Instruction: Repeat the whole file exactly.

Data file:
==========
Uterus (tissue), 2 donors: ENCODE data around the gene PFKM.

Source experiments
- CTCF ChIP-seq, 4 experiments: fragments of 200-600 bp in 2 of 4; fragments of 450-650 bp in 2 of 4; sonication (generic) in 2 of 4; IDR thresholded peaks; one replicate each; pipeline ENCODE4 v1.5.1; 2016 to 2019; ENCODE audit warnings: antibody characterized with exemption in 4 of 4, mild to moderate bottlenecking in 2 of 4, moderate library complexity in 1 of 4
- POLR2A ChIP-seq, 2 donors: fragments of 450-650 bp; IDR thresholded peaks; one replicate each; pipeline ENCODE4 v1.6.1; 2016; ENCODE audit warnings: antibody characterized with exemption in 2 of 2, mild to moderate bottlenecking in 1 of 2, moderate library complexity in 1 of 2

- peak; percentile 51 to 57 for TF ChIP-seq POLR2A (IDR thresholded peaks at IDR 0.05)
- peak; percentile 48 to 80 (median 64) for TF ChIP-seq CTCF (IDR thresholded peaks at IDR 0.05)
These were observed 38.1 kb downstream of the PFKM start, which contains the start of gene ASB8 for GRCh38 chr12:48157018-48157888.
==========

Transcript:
Uterus (tissue), 2 donors: ENCODE data around the gene PFKM.

Source experiments
- CTCF ChIP-seq, 4 experiments: fragments of 200-600 bp in 2 of 4; fragments of 450-650 bp in 2 of 4; sonication (generic) in 2 of 4; IDR thresholded peaks; one replicate each; pipeline ENCODE4 v1.5.1; 2016 to 2019; ENCODE audit warnings: antibody characterized with exemption in 4 of 4, mild to moderate bottlenecking in 2 of 4, moderate library complexity in 1 of 4
- POLR2A ChIP-seq, 2 donors: fragments of 450-650 bp; IDR thresholded peaks; one replicate each; pipeline ENCODE4 v1.6.1; 2016; ENCODE audit warnings: antibody characterized with exemption in 2 of 2, mild to moderate bottlenecking in 1 of 2, moderate library complexity in 1 of 2

- peak; percentile 51 to 57 for TF ChIP-seq POLR2A (IDR thresholded peaks at IDR 0.05)
- peak; percentile 48 to 80 (median 64) for TF ChIP-seq CTCF (IDR thresholded peaks at IDR 0.05)
These were observed 38.1 kb downstream of the PFKM start, which contains the start of gene ASB8 for GRCh38 chr12:48157018-48157888.